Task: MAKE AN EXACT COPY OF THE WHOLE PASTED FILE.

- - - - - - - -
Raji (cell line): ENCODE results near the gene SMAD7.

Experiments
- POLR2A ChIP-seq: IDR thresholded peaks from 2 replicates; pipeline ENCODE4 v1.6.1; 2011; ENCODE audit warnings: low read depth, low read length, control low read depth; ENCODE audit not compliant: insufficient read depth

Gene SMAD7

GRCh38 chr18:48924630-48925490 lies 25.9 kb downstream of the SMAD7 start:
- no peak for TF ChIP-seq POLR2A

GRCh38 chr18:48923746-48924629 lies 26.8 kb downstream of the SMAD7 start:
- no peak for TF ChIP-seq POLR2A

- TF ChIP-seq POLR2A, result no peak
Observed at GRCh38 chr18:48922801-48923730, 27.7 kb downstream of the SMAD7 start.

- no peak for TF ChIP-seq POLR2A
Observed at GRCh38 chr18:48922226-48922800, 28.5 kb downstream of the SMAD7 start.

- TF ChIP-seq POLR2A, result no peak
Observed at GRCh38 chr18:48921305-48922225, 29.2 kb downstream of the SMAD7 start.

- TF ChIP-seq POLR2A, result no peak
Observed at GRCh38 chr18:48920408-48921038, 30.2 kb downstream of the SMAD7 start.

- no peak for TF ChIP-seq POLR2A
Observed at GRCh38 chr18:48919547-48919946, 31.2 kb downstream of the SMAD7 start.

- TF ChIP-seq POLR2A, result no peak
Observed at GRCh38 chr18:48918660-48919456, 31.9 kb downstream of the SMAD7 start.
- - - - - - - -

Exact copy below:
Raji (cell line): ENCODE results near the gene SMAD7.

Experiments
- POLR2A ChIP-seq: IDR thresholded peaks from 2 replicates; pipeline ENCODE4 v1.6.1; 2011; ENCODE audit warnings: low read depth, low read length, control low read depth; ENCODE audit not compliant: insufficient read depth

Gene SMAD7

GRCh38 chr18:48924630-48925490 lies 25.9 kb downstream of the SMAD7 start:
- no peak for TF ChIP-seq POLR2A

GRCh38 chr18:48923746-48924629 lies 26.8 kb downstream of the SMAD7 start:
- no peak for TF ChIP-seq POLR2A

- TF ChIP-seq POLR2A, result no peak
Observed at GRCh38 chr18:48922801-48923730, 27.7 kb downstream of the SMAD7 start.

- no peak for TF ChIP-seq POLR2A
Observed at GRCh38 chr18:48922226-48922800, 28.5 kb downstream of the SMAD7 start.

- TF ChIP-seq POLR2A, result no peak
Observed at GRCh38 chr18:48921305-48922225, 29.2 kb downstream of the SMAD7 start.

- TF ChIP-seq POLR2A, result no peak
Observed at GRCh38 chr18:48920408-48921038, 30.2 kb downstream of the SMAD7 start.

- no peak for TF ChIP-seq POLR2A
Observed at GRCh38 chr18:48919547-48919946, 31.2 kb downstream of the SMAD7 start.

- TF ChIP-seq POLR2A, result no peak
Observed at GRCh38 chr18:48918660-48919456, 31.9 kb downstream of the SMAD7 start.